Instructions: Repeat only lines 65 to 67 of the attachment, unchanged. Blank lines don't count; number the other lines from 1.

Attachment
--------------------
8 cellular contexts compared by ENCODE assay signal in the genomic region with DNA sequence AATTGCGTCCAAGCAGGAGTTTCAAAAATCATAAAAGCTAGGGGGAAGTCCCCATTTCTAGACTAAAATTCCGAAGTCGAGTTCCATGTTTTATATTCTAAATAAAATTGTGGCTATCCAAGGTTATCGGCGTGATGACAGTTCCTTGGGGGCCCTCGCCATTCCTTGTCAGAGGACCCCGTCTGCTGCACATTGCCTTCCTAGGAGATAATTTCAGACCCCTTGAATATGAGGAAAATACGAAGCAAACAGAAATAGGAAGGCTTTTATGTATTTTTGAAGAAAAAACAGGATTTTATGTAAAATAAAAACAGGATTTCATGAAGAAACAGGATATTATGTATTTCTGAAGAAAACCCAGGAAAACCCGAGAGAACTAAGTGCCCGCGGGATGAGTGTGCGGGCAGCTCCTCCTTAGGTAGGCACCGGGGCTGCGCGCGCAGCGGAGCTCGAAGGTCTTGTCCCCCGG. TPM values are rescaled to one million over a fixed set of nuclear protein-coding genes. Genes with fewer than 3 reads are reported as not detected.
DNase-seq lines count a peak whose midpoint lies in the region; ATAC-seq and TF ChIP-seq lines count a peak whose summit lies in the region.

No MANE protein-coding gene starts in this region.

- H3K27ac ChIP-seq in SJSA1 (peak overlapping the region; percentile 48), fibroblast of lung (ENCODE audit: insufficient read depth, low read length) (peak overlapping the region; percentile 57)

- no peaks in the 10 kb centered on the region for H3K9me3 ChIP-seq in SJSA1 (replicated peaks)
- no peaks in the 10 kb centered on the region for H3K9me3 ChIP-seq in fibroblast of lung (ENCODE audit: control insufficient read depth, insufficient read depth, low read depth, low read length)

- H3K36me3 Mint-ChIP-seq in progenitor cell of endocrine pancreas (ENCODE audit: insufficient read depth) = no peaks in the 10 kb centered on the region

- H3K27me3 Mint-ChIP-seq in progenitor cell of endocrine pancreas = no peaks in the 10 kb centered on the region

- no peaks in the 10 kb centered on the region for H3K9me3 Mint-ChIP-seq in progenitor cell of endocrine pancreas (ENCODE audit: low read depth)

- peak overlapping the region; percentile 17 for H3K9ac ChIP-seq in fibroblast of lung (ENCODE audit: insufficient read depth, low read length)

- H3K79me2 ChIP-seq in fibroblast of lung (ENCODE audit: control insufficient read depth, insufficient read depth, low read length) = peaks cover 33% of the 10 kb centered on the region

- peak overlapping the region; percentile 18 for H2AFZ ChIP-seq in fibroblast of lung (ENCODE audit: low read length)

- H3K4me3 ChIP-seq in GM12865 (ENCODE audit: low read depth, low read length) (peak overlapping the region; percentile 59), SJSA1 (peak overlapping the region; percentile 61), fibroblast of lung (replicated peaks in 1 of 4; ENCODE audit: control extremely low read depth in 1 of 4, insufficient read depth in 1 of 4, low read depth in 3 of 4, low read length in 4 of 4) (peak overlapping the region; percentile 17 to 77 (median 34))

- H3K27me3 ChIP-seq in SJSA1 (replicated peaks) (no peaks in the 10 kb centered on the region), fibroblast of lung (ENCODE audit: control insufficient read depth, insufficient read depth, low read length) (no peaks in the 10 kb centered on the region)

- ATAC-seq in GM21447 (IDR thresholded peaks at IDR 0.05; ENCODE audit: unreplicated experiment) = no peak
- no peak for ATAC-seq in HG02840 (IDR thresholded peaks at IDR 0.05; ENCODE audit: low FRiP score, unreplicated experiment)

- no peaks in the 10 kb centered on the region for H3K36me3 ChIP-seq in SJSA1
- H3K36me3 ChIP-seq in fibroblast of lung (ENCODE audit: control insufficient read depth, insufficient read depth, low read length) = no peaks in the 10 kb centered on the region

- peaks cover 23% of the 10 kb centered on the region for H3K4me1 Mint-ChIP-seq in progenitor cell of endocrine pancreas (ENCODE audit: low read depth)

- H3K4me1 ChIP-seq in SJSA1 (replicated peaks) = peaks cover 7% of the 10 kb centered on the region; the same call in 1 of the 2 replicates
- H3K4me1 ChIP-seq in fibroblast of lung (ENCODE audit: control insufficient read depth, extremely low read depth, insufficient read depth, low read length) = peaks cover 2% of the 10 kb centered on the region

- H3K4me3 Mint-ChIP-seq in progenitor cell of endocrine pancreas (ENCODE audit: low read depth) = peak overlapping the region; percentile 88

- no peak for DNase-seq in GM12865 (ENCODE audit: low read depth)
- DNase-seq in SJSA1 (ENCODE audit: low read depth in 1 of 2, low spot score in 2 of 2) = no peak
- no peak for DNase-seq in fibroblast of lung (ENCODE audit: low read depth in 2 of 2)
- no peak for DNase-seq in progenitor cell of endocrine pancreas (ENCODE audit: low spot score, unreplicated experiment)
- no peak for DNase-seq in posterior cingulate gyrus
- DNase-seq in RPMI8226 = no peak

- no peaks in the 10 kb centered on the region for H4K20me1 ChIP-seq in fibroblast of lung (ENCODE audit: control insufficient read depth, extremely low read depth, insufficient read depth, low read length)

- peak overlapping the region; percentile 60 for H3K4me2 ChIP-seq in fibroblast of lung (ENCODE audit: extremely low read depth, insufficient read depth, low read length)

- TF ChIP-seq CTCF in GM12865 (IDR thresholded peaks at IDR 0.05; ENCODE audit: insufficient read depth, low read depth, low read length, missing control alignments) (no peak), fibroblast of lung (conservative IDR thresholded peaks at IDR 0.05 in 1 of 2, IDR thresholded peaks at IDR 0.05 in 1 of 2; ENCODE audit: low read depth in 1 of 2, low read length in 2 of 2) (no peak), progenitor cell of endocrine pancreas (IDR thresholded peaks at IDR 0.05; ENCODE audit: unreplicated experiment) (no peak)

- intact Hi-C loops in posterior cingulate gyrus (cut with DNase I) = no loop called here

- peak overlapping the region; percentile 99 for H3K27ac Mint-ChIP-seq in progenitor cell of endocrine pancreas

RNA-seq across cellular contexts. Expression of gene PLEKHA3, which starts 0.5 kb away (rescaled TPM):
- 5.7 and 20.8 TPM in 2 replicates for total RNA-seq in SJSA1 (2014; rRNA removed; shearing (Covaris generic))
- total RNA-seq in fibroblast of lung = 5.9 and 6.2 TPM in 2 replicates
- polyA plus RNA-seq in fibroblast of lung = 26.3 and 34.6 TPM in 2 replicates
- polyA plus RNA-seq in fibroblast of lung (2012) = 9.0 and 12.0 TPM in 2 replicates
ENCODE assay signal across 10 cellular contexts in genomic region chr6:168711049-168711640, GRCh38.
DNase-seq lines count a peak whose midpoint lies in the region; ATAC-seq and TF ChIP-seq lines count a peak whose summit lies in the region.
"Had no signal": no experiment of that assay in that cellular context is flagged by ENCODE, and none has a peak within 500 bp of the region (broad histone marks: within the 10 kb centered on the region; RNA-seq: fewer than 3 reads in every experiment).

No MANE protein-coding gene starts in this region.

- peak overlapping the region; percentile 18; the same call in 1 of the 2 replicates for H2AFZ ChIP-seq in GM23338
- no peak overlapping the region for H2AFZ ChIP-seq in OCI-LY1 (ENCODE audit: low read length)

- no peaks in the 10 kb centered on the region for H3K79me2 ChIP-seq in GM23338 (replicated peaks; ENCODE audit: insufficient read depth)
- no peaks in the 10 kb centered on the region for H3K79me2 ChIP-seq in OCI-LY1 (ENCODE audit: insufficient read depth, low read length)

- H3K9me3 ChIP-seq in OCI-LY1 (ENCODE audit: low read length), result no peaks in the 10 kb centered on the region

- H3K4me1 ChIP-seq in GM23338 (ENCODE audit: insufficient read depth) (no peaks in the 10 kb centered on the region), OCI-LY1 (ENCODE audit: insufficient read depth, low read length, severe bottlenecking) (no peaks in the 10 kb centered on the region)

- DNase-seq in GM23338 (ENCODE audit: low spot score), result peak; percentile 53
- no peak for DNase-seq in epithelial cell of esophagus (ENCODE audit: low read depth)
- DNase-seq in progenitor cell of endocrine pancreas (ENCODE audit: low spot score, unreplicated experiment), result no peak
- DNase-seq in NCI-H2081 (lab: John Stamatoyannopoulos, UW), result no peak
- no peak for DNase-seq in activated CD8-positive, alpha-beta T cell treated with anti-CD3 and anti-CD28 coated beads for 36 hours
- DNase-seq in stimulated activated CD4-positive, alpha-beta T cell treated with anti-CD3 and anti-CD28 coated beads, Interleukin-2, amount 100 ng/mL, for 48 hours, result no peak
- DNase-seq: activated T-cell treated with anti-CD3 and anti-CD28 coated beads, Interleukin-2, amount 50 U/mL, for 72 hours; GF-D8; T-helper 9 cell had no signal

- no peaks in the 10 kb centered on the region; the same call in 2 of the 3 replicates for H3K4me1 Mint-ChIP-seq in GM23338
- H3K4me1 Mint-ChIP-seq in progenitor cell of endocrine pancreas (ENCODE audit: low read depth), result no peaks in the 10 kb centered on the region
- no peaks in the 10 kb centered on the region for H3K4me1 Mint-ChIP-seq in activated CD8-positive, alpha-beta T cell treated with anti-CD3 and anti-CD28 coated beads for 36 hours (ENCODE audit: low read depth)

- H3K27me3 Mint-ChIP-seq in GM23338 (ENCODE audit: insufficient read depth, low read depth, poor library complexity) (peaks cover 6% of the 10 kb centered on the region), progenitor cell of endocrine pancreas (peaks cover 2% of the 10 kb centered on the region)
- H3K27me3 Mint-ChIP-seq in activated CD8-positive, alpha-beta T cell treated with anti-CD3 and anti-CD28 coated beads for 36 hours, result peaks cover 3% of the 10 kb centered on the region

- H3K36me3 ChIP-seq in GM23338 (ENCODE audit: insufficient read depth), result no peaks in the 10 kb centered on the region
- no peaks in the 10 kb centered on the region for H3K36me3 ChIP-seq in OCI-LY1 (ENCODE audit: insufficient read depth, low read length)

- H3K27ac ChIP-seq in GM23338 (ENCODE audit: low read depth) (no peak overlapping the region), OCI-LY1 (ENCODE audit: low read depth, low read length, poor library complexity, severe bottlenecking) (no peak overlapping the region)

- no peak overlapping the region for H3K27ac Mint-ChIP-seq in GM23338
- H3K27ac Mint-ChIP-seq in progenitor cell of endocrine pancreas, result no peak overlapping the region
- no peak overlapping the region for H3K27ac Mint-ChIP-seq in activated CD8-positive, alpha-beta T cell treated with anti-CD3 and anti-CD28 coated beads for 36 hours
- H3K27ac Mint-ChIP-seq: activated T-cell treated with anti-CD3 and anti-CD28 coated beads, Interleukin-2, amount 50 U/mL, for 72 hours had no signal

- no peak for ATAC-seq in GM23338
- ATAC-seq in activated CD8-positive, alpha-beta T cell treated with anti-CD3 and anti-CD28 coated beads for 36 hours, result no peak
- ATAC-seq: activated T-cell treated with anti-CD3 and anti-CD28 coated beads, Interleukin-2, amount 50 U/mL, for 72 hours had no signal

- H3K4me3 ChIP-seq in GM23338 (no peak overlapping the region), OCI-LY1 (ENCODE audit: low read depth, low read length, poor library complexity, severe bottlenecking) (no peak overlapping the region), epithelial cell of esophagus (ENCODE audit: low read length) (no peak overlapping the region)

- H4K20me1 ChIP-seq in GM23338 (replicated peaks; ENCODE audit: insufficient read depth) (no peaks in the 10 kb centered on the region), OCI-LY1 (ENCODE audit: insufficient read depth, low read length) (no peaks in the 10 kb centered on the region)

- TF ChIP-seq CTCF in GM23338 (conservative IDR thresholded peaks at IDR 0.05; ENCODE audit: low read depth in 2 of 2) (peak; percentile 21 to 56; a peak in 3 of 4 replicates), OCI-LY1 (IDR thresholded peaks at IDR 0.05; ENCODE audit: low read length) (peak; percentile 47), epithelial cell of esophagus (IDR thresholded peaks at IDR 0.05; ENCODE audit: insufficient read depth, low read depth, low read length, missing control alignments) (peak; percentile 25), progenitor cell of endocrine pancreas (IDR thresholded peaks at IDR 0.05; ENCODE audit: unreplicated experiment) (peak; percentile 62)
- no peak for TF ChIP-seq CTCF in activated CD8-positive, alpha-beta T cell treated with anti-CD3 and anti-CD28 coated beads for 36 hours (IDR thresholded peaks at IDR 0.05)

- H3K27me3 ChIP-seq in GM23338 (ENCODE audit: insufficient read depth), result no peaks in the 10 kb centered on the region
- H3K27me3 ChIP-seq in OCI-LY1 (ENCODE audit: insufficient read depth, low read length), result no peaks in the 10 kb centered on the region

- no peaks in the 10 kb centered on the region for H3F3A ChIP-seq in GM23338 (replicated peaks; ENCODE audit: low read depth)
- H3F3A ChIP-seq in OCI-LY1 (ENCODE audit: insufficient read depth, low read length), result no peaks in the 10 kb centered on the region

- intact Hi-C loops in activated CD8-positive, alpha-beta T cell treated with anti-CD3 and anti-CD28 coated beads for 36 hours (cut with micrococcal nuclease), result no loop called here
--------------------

- H3K27ac Mint-ChIP-seq in progenitor cell of endocrine pancreas, result no peak overlapping the region
- no peak overlapping the region for H3K27ac Mint-ChIP-seq in activated CD8-positive, alpha-beta T cell treated with anti-CD3 and anti-CD28 coated beads for 36 hours
- H3K27ac Mint-ChIP-seq: activated T-cell treated with anti-CD3 and anti-CD28 coated beads, Interleukin-2, amount 50 U/mL, for 72 hours had no signal